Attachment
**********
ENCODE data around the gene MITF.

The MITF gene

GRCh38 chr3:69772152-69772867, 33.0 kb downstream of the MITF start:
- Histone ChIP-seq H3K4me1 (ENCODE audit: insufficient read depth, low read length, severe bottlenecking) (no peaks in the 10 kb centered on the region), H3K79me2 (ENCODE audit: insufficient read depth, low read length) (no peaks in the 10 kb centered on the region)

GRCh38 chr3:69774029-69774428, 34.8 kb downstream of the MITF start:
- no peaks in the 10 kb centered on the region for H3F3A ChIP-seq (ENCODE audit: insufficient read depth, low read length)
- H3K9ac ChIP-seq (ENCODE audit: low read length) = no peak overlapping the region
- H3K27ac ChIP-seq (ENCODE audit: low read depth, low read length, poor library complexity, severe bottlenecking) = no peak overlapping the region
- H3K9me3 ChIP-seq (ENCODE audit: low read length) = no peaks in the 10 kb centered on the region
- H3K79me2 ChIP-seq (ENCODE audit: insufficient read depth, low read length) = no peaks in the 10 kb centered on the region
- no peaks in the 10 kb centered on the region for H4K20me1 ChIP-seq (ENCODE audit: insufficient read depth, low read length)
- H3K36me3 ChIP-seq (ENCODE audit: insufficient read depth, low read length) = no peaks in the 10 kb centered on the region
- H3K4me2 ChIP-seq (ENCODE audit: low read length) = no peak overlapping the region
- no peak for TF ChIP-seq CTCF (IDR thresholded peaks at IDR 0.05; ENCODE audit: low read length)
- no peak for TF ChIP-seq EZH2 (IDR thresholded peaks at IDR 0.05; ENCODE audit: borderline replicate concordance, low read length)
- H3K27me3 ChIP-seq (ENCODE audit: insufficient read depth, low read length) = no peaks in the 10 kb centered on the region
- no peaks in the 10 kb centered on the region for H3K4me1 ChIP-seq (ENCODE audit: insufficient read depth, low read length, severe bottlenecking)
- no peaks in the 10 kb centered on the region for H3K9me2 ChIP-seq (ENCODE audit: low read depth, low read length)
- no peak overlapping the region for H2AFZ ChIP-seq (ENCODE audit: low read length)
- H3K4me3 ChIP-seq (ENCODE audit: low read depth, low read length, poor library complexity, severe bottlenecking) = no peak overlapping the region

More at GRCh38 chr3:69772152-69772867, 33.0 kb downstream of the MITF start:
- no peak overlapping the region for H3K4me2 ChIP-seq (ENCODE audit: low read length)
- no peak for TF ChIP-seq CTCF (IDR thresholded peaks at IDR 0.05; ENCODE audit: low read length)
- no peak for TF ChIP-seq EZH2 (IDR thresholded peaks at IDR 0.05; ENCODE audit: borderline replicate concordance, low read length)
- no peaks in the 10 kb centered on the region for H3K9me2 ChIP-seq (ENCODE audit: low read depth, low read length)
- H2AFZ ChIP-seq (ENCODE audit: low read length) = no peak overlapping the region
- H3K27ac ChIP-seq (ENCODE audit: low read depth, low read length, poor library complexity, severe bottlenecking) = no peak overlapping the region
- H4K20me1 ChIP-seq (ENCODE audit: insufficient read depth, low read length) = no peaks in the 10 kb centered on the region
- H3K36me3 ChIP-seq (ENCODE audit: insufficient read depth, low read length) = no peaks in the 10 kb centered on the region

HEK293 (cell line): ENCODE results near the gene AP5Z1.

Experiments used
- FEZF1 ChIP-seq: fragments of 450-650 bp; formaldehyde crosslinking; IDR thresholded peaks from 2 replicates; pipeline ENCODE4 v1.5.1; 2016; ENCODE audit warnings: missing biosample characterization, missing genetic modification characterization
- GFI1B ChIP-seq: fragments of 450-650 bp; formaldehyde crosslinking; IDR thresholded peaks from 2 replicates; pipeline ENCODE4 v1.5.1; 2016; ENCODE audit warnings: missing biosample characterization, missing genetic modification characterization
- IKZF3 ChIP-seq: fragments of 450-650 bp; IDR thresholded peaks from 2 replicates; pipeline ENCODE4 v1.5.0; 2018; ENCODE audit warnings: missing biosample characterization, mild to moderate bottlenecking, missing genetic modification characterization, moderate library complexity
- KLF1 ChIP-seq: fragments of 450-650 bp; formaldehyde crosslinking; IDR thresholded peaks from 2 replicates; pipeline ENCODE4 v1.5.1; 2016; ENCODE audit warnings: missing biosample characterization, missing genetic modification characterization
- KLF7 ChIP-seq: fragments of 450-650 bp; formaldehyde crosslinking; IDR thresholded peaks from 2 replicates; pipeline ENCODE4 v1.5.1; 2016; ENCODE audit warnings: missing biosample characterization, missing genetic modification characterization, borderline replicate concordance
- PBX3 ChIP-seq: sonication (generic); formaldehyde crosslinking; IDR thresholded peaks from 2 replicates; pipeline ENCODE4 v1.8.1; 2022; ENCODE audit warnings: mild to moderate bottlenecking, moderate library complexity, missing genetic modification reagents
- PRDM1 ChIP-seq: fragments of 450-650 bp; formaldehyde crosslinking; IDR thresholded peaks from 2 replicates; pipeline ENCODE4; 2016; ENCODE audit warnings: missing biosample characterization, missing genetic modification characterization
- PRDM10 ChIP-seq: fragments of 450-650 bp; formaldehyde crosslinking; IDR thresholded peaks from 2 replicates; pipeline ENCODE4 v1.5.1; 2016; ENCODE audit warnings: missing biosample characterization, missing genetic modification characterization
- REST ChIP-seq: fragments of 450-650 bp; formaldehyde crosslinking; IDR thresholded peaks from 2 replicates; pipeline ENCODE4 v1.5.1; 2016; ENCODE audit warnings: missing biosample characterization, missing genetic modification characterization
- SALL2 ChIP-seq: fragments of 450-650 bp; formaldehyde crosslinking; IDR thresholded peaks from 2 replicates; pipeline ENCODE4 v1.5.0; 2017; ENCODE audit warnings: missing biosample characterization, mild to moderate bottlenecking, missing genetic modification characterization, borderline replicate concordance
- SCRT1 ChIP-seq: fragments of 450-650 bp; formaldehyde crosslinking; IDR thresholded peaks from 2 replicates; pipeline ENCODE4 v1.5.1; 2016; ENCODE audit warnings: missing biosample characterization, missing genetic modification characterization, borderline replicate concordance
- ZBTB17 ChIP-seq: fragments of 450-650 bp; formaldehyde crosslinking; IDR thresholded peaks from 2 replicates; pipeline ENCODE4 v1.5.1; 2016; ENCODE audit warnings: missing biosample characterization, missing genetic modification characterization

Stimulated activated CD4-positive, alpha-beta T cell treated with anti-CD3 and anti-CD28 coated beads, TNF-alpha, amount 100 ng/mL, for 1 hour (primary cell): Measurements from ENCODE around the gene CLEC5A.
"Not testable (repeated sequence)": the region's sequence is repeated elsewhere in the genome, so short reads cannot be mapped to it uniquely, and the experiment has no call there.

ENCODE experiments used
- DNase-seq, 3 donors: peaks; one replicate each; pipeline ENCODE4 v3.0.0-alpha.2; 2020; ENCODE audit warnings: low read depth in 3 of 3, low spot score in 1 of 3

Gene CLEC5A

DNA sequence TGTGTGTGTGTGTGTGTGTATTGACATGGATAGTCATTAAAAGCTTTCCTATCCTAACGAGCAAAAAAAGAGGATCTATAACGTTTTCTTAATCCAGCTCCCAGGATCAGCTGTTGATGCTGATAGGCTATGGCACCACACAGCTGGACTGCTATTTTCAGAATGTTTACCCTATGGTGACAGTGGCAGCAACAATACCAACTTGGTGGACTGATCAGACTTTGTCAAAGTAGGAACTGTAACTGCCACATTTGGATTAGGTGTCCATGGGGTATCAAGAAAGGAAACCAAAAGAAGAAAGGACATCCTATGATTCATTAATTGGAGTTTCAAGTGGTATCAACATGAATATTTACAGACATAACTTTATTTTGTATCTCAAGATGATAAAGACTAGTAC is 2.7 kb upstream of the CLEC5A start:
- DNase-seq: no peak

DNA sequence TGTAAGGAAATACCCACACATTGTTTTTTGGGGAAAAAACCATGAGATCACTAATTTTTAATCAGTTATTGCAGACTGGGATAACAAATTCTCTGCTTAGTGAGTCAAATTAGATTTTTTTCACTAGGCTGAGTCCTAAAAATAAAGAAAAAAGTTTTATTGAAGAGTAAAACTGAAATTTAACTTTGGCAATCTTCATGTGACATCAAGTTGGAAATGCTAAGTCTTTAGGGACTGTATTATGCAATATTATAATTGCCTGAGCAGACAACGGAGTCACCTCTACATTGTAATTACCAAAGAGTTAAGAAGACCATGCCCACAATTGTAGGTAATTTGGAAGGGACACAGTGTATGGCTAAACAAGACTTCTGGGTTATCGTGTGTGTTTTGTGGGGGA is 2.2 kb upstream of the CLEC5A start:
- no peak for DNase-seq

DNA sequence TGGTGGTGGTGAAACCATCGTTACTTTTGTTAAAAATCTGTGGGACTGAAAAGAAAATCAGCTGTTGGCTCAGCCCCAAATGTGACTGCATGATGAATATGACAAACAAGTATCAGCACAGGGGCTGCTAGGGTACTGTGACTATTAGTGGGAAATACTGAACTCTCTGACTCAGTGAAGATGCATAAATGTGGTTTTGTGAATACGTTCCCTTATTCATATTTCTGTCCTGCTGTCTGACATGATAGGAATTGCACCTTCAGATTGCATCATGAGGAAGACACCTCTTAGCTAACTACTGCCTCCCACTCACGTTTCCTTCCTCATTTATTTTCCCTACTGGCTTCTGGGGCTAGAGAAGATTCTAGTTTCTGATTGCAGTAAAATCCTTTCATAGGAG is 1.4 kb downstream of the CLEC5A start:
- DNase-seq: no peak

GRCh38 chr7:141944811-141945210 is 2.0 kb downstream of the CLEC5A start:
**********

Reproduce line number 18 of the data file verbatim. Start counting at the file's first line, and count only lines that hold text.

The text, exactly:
- no peaks in the 10 kb centered on the region for H3K9me2 ChIP-seq (ENCODE audit: low read depth, low read length)